Harry Potter

Well, Snape thinks, after a moment of rather stunned thoughtlessness. What am I to do with this?

It is his own fault, he realizes, once he has sorted through the conflicting emotions inspired by Potter's artless confessions. He should never have written to the boy. Doing so cemented an attachment that would otherwise have flickered and died, had he merely walked out of the hospital wing that afternoon and treated the boy the same as ever in his next Potions class. Had he stopped to consider his actions, he would have been able to anticipate the effect they would have—after all, he knows too well the vulnerability that arises when secrets so deeply kept are forced into the light. Potter would have bonded with a watering-can, had one been Charmed to speak to him with a modicum of compassion after his ordeal of the afternoon. But Snape had not stopped to think. He had seen nothing beyond the boy's need, and his own foundering helplessness in the face of it.

Fifteen years ago Snape made a vow to Dumbledore, and to the memory of Lily Evans, to protect her child. Over and over again, he has failed to do so. All his vigilance had not been enough to prevent Quirrell, Crouch, Pettigrew, and the Dark Lord himself from laying hands on the boy. And yet, Snape has always told himself, Potter is alive, relatively happy, and well-adjusted, so what does it matter? For a time, it had been a kind of comfort.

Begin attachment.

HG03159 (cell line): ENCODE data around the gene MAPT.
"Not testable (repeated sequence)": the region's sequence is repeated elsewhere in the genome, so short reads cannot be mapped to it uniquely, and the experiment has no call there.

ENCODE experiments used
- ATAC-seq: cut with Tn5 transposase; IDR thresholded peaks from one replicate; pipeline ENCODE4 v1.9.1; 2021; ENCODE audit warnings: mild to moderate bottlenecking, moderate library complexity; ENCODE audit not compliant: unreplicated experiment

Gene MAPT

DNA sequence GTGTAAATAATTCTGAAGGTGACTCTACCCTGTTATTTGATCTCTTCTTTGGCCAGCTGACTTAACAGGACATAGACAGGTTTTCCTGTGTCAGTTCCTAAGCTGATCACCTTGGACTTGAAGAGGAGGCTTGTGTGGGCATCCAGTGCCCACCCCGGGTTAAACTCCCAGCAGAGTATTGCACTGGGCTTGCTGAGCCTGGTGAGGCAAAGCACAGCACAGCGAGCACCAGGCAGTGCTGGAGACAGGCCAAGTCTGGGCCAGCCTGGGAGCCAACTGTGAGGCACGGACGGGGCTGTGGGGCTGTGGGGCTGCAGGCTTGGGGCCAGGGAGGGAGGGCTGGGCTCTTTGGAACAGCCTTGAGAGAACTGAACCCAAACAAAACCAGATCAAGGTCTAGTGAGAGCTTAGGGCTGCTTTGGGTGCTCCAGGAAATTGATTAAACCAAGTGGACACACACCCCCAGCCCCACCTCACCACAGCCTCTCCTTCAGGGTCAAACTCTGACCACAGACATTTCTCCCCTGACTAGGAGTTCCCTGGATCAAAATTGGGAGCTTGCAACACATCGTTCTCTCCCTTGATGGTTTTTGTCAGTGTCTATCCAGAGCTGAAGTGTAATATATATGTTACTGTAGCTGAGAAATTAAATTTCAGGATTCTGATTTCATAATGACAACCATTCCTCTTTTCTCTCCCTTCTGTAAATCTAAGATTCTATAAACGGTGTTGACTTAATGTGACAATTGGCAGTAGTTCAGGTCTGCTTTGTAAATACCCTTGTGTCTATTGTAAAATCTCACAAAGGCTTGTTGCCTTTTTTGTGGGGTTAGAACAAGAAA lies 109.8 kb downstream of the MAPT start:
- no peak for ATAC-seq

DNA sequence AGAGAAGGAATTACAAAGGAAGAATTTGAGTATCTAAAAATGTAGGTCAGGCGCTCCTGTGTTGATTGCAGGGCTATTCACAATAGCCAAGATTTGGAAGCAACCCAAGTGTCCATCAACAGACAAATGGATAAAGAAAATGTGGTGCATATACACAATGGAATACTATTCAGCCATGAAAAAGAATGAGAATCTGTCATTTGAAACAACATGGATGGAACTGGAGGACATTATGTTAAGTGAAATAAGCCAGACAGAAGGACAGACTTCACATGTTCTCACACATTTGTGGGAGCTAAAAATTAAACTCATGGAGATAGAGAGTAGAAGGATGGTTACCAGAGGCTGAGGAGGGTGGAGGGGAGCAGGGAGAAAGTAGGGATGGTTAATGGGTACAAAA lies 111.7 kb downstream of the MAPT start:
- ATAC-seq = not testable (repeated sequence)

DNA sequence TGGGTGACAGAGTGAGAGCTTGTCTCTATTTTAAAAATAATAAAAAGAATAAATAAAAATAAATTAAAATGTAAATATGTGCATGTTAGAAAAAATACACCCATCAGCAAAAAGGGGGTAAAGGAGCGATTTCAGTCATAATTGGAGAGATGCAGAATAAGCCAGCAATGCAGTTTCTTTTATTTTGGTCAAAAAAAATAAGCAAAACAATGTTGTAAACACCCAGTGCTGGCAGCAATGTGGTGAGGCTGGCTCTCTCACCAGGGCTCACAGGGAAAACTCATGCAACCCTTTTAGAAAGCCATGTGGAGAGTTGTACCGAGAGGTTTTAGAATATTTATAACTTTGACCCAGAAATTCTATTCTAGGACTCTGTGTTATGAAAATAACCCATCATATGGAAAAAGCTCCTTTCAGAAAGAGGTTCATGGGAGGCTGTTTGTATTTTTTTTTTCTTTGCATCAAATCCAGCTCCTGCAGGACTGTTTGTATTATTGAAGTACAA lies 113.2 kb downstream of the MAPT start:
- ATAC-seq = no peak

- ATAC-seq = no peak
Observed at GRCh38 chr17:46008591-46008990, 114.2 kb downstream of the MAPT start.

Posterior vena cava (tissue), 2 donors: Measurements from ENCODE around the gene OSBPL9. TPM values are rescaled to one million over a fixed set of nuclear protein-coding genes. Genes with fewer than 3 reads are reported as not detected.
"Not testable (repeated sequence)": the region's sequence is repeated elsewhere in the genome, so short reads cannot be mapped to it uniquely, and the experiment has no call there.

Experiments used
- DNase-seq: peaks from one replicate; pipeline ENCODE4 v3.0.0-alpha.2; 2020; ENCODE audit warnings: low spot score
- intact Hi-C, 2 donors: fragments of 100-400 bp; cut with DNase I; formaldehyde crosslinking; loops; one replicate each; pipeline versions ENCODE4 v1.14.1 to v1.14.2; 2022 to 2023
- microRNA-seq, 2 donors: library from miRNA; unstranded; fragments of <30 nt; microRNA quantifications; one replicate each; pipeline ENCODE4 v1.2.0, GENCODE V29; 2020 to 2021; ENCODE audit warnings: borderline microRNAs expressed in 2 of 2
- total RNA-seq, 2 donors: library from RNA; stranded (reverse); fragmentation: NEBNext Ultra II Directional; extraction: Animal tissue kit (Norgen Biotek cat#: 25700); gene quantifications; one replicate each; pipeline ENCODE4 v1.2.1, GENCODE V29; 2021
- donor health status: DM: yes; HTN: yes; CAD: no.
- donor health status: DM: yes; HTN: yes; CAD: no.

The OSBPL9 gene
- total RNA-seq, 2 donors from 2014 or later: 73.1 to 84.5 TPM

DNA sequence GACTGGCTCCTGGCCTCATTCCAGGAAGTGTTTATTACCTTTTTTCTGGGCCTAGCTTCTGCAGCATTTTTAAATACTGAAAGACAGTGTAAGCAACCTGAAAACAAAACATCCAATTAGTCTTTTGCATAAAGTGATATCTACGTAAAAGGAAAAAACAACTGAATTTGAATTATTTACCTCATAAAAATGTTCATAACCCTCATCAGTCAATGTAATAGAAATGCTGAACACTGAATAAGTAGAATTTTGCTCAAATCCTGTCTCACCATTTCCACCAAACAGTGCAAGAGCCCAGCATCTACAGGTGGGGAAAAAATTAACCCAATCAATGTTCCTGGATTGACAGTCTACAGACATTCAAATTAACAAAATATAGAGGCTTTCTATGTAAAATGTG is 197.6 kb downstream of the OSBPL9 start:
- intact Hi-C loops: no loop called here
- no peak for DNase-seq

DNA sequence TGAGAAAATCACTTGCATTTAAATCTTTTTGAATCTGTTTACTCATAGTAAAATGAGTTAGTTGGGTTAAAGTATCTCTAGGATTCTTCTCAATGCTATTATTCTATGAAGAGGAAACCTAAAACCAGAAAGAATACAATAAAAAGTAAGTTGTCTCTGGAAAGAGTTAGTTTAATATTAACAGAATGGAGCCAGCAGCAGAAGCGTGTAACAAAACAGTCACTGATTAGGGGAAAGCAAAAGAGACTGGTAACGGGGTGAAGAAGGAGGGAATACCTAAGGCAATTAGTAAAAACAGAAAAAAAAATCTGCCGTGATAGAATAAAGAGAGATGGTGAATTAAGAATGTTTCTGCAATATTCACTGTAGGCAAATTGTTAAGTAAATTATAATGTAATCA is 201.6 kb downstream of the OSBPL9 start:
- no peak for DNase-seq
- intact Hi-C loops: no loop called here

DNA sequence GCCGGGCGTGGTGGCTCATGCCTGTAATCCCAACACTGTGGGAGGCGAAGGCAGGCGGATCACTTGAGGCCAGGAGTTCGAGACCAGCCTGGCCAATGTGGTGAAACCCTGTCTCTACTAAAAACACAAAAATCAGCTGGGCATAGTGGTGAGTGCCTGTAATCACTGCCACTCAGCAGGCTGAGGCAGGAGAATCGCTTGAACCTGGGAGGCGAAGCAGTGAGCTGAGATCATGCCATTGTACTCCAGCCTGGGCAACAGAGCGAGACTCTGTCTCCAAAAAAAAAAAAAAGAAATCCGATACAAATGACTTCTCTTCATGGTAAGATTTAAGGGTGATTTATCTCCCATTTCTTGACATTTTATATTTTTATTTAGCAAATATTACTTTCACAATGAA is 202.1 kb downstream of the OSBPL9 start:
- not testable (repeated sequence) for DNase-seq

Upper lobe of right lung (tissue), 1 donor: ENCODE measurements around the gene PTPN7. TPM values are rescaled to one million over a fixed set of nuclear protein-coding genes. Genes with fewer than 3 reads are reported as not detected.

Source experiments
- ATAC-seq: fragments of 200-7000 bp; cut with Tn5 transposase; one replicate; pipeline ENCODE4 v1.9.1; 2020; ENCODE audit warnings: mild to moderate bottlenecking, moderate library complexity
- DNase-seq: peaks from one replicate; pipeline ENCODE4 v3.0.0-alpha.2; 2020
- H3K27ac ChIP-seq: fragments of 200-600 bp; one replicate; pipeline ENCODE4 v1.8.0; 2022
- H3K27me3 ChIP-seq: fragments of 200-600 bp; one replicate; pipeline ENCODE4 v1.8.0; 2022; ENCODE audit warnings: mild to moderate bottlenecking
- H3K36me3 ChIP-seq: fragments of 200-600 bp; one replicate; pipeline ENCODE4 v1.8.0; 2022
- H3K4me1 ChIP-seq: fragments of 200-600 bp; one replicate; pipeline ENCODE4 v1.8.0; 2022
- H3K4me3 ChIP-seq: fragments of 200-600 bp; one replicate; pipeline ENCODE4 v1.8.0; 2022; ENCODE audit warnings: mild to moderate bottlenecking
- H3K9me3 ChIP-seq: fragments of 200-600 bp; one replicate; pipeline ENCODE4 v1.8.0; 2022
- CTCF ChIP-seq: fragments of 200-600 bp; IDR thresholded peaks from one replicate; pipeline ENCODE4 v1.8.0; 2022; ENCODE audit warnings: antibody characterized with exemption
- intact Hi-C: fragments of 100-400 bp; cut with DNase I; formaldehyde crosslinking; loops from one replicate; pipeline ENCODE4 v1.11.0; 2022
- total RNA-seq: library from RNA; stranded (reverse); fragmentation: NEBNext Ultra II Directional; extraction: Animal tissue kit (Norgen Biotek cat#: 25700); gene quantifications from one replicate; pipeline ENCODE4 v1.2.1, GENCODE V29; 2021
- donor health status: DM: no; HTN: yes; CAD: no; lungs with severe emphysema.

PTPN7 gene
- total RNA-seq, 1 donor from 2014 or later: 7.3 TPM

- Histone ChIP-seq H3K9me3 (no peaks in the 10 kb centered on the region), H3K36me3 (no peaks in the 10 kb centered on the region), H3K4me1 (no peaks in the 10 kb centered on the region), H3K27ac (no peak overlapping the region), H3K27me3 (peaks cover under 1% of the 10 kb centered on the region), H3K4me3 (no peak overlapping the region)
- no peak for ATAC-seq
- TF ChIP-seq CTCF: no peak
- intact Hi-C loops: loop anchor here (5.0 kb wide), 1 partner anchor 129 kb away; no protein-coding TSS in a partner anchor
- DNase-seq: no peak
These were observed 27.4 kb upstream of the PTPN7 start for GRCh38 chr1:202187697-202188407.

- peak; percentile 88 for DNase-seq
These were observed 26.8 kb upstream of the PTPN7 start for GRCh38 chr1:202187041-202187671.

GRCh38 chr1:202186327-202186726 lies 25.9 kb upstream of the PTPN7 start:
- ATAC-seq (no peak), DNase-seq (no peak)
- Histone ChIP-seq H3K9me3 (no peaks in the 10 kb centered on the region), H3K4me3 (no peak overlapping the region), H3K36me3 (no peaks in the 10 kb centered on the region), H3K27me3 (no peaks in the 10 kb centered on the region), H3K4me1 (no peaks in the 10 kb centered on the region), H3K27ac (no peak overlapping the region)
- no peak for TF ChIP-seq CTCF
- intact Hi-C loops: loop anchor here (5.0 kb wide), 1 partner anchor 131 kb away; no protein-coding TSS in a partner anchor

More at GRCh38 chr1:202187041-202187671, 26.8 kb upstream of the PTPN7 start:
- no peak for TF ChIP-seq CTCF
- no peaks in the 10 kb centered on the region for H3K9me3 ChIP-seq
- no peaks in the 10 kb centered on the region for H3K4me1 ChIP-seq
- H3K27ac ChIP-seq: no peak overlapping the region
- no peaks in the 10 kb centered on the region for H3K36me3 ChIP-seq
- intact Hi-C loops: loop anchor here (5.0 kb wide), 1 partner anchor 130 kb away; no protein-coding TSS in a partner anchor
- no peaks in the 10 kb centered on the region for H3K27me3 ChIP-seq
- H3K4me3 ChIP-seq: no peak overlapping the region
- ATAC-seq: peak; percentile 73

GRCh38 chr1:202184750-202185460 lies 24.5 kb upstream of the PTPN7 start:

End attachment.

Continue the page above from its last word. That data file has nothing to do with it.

But the bitterness had grown all the while—as his failures added up, as one chance at redemption after another had eluded him. He had taken it out on the boy, indulged his frustration every time Potter crossed his path, placating his conscience with the knowledge that his cover was perfect, no enemy striking at Potter would expect Snape to be watching over him. If it was more than a cover, that was no one's business but his own. He is entitled to his anger.

And somewhere along the way, while looking out for Potter, he had ceased to look at him. The most he could see through eyes perpetually narrowed in dislike was that the boy's resemblance to his father had only increased over the years. He never looked Potter in the eyes if he could possibly help it.

Perhaps that was his real mistake.

He ought to have known. He should have stopped for a moment and wondered why the boy returned to school every year thinner than when he had left, or where he had come by all those odd flinch reflexes, or what was fueling the almost desperate self-reliance that made him think he had to slay basilisks singlehandedly.

But he hadn't done any of those things. He had reclined in his ignorance and allowed Lily's child to return each summer to Petunia Durlsey's house without a second thought. And now that he knows what he has done—now he understands the true shape of the dangers that threaten the boy—he cannot turn away.

Lily's eyes in Potter's face have haunted him since the day the boy first set foot in Hogwarts, but he had never again thought to seem them look upon him with trust.

As damnation goes, it is not unpoetic.